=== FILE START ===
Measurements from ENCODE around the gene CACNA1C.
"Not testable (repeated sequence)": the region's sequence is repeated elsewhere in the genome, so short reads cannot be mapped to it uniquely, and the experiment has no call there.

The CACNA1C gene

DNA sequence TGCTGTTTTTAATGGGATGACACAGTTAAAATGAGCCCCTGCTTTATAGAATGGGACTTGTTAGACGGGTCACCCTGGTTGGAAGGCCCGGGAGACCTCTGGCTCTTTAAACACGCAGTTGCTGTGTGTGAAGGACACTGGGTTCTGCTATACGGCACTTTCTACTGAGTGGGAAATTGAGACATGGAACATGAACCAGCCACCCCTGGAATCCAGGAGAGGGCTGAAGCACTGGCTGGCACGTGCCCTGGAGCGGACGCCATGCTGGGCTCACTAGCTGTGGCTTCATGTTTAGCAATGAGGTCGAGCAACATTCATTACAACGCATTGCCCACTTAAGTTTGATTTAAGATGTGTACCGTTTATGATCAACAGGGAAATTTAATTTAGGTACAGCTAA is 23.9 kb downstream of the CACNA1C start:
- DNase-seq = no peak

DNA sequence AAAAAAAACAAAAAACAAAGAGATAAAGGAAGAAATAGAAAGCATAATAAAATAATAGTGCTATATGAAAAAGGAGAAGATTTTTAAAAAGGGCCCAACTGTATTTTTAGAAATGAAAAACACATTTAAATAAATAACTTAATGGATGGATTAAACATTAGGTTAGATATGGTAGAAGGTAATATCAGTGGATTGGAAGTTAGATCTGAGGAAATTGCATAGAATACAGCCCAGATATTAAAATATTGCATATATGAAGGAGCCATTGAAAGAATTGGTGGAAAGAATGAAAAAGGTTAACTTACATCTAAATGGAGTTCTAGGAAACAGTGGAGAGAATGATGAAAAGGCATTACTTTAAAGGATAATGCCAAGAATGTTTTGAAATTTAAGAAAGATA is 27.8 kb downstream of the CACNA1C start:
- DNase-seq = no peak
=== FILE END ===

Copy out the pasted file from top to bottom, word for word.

Measurements from ENCODE around the gene CACNA1C.
"Not testable (repeated sequence)": the region's sequence is repeated elsewhere in the genome, so short reads cannot be mapped to it uniquely, and the experiment has no call there.

The CACNA1C gene

DNA sequence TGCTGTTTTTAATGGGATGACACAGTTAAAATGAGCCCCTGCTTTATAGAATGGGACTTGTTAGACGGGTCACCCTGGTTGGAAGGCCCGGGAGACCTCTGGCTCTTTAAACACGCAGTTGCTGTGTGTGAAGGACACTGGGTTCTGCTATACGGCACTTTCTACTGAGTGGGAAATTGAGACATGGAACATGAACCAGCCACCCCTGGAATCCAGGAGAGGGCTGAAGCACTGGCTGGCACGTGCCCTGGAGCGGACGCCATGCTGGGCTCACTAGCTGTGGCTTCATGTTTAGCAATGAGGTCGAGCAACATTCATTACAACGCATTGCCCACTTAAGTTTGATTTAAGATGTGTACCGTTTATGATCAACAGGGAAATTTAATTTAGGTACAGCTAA is 23.9 kb downstream of the CACNA1C start:
- DNase-seq = no peak

DNA sequence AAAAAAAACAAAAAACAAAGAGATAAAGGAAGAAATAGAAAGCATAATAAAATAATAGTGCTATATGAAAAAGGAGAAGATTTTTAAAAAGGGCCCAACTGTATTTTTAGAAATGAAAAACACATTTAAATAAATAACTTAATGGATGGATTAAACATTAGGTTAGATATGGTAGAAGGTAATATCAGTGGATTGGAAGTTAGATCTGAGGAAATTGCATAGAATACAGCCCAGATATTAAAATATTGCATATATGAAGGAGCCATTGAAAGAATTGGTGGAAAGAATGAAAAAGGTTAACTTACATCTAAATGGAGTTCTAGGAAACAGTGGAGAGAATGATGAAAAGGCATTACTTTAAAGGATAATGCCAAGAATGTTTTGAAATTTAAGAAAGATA is 27.8 kb downstream of the CACNA1C start:
- DNase-seq = no peak